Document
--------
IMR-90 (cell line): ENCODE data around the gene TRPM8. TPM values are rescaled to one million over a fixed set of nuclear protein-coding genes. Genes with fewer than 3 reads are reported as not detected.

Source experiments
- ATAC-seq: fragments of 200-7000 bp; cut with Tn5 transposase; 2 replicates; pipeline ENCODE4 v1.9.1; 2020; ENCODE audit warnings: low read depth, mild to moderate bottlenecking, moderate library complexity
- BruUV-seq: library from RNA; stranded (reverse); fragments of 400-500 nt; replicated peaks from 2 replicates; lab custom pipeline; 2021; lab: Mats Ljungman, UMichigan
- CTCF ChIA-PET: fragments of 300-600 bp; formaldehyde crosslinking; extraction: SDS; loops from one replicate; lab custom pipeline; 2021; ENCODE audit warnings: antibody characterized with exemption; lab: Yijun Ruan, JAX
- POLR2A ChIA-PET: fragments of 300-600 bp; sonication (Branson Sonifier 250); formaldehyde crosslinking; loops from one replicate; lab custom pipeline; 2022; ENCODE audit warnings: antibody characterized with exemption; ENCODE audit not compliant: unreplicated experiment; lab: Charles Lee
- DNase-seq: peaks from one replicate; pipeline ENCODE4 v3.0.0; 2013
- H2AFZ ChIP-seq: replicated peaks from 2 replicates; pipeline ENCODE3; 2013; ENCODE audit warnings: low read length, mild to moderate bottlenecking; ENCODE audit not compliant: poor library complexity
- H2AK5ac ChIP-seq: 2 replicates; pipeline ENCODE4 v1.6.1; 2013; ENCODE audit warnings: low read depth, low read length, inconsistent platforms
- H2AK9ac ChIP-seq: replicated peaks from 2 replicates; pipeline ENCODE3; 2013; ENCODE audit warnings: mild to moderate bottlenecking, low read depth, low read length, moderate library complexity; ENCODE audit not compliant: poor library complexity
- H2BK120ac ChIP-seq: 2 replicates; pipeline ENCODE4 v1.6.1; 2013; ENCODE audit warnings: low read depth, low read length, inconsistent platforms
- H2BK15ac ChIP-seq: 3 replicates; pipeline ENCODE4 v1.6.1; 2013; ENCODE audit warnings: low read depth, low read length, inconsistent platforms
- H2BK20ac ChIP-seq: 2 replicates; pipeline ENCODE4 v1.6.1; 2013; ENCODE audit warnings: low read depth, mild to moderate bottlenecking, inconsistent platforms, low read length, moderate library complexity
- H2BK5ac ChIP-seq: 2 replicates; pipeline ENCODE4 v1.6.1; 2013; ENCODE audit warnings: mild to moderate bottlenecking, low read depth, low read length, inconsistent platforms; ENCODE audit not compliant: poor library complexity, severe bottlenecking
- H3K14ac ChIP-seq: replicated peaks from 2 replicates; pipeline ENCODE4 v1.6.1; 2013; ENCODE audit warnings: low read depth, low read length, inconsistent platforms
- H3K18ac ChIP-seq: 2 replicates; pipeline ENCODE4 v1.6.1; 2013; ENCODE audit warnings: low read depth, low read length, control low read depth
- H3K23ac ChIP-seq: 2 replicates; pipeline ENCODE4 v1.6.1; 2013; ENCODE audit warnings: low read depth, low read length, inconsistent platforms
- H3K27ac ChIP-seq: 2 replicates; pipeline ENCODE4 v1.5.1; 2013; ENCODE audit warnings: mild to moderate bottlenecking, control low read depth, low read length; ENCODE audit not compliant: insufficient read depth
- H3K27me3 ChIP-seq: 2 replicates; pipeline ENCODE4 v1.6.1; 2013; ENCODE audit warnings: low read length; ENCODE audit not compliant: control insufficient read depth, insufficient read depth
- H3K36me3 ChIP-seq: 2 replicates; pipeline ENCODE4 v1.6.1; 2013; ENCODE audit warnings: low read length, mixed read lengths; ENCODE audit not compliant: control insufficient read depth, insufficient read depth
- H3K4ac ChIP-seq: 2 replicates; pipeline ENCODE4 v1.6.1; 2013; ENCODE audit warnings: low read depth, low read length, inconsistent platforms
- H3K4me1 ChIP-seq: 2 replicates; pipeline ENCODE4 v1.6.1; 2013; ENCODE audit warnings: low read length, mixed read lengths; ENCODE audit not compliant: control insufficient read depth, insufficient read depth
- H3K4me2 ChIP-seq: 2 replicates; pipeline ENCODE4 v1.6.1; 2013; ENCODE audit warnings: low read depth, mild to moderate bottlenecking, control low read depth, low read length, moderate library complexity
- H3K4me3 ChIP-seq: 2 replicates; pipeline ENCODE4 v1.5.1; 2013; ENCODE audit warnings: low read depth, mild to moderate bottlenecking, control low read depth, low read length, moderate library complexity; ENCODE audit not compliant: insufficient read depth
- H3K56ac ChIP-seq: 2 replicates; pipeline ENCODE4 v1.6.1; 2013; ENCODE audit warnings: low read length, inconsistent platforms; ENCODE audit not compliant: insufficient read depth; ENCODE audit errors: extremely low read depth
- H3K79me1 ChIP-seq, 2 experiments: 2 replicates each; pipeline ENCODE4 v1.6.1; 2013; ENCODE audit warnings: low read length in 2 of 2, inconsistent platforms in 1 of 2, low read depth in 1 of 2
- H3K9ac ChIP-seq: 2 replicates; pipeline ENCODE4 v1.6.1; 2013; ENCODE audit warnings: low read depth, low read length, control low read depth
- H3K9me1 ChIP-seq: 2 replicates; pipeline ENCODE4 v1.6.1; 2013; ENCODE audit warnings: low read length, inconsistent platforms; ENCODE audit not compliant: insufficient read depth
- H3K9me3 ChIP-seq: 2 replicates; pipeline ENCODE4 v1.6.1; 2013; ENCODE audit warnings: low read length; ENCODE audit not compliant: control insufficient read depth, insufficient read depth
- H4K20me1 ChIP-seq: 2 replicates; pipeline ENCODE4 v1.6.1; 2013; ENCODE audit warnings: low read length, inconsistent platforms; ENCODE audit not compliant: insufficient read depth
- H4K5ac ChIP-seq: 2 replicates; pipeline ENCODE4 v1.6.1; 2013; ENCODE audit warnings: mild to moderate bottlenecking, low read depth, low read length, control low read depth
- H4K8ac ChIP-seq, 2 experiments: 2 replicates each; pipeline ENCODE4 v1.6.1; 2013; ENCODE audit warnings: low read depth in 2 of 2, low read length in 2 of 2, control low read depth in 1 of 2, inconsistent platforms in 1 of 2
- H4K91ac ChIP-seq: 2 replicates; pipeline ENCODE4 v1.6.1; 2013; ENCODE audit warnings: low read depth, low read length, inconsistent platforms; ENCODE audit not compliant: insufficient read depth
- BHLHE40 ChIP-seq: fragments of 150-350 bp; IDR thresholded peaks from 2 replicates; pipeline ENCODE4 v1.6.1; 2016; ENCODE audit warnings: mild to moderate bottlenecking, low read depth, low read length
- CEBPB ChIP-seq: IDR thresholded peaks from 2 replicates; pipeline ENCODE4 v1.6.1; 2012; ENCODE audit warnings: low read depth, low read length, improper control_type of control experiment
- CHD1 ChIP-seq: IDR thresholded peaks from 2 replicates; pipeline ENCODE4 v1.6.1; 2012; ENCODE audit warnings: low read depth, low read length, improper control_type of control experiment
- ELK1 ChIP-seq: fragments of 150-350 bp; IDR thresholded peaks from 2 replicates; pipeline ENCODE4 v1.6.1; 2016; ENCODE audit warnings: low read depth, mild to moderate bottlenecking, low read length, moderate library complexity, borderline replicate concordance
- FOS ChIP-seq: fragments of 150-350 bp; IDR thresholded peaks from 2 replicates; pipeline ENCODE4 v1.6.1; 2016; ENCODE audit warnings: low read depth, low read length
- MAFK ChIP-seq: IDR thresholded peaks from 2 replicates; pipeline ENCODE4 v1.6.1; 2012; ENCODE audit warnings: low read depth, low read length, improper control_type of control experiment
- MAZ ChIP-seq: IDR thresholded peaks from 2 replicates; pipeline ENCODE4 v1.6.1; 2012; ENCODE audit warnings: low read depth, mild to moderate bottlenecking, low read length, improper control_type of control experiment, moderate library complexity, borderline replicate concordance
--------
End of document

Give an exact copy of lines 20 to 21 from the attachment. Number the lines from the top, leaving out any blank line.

- H3K36me3 ChIP-seq: 2 replicates; pipeline ENCODE4 v1.6.1; 2013; ENCODE audit warnings: low read length, mixed read lengths; ENCODE audit not compliant: control insufficient read depth, insufficient read depth
- H3K4ac ChIP-seq: 2 replicates; pipeline ENCODE4 v1.6.1; 2013; ENCODE audit warnings: low read depth, low read length, inconsistent platforms